Behavioural adaptation to a short or no dry period with associated management in dairy cows

Kok, A.; Hoeij, R.J. van; Tolkamp, B.J.; Haskell, M.J.; Knegsel, A.T.M. van; Boer, I.J.M. de; Bokkers, E.A.M.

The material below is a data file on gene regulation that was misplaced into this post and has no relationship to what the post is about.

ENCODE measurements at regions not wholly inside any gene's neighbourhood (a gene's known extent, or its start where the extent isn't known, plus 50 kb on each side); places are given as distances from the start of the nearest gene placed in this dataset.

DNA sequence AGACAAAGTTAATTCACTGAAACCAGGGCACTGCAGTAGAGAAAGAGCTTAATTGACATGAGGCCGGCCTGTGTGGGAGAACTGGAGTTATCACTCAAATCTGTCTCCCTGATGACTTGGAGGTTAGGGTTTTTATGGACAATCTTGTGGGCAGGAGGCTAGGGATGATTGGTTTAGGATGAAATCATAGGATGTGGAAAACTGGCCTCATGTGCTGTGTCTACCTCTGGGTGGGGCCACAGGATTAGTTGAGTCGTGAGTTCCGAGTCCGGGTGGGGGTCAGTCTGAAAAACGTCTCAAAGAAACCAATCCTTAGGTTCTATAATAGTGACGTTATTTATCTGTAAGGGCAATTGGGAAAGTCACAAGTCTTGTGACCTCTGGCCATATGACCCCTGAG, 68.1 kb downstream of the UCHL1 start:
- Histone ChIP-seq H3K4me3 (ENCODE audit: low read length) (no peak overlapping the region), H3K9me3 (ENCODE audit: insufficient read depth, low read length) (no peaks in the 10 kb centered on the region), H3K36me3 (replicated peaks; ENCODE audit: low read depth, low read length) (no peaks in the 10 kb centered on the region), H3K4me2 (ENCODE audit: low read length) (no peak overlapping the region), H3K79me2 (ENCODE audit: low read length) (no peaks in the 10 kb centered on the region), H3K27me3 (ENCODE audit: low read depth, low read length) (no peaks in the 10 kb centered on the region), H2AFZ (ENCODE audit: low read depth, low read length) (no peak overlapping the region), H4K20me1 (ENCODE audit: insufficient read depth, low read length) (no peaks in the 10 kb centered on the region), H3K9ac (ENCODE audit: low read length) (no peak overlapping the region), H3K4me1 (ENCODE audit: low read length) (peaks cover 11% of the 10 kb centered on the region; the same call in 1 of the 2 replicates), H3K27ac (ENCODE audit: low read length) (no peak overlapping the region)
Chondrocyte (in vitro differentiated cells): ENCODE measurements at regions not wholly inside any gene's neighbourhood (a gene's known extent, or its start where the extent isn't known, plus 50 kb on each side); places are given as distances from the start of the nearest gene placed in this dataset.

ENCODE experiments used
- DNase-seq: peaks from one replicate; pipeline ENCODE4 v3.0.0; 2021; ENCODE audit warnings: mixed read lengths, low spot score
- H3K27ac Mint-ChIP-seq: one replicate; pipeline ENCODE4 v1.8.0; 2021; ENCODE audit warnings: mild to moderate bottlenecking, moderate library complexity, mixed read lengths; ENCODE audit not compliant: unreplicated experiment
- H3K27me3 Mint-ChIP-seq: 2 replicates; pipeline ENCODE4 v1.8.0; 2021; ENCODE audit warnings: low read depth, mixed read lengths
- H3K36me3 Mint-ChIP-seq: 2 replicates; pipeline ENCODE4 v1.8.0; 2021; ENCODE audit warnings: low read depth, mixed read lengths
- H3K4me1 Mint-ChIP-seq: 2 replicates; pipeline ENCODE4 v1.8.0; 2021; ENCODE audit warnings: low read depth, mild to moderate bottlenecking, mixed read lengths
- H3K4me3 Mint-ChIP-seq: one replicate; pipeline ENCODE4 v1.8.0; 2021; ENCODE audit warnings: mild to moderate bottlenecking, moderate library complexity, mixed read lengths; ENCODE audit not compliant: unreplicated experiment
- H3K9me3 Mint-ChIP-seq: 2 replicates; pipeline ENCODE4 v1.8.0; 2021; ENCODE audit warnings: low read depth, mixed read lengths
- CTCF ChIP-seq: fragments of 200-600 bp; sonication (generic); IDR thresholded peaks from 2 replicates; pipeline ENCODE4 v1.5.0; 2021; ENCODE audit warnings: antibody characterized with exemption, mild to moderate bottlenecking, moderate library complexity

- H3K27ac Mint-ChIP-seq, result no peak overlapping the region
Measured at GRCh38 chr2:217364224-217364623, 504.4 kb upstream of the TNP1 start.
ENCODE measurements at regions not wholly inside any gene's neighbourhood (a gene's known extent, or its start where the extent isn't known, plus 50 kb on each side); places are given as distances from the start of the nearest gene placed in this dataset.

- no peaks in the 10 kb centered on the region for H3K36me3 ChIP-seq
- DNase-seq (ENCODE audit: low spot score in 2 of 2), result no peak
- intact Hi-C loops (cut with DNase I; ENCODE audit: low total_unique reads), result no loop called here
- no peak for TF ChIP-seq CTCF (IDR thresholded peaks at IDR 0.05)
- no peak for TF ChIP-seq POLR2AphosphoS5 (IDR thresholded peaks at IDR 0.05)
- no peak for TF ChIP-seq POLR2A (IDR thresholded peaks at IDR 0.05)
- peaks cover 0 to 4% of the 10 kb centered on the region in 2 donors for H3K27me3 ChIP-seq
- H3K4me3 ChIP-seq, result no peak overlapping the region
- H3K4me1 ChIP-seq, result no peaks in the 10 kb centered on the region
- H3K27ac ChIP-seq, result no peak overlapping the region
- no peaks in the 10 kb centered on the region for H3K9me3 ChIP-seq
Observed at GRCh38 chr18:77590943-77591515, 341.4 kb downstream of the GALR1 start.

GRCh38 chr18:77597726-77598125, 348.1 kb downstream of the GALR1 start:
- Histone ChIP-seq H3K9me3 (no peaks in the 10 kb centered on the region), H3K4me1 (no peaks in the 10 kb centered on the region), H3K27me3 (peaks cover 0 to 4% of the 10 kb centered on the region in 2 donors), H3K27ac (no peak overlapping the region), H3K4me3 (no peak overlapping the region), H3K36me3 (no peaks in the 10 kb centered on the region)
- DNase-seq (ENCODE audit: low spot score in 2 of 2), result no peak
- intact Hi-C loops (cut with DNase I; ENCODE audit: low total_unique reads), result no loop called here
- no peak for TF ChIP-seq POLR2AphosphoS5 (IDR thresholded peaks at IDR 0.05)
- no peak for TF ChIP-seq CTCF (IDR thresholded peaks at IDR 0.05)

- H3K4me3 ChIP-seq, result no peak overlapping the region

From calving, dairy cows are typically milked for about a year, and subsequently managed to have a non-lactating or ‘dry period’ (DP) before next calving. However, the use of a DP may reduce cow welfare because typical DP management involves the cow changing groups and ration. Also, the DP results in a severe negative energy balance after calving. Shortening or omitting the DP may have beneficial effects on cow welfare through fewer changes in management before calving, and a lower milk yield after calving. Our objective was to assess the effects of no DP and a short DP (30 days) with associated management on feeding, lying, and number of steps of dairy cows in late gestation and early lactation. Feeding behaviour was recorded by computerized feeders for 122 periods (42 with a short DP and 80 with no DP) from week −6 to week 7 relative to calving. Steps and lying behaviour of 81 of these cows (28 with a short DP and 53 with no DP) were recorded with accelerometers in week −4 and in week 4 relative to calving only. Effects of DP treatment and parity on behaviour were analysed with mixed models. Before calving, cows with a short DP were fed a DP ration, and moved to a dry cow group. During this time, cows with a short DP spent more time lying (13.7 vs. 12.6 h per day; P = 0.01) and feeding (240 vs. 209 min per day; P < 0.01), and stepped less (663 vs. 1130 steps per day; P < 0.01) than cows with no DP. After calving, all cows were fed the same lactation ration and were housed in the same herd. Cows with a short DP, however, had a lower feed intake (35.7 vs 39.1 kg per day; P < 0.01), and spent less time lying (10.7 vs. 11.6 h per day; P = 0.03) after calving than cows with no DP. Milk yield was negatively correlated with daily lying time (r: −0.22; P < 0.05), but was not correlated with daily feeding time. Also, less time was spent on both lying and feeding after calving than before calving. These results indicate that lying time was not constrained by feeding time. Lying time was positively correlated with energy balance (r: 0.28; P < 0.01). Compared with a short DP with associated ration and group changes, no DP reduced lying time and increased the number of steps in late gestation, and resulted in a higher feed intake and longer lying time in early lactation.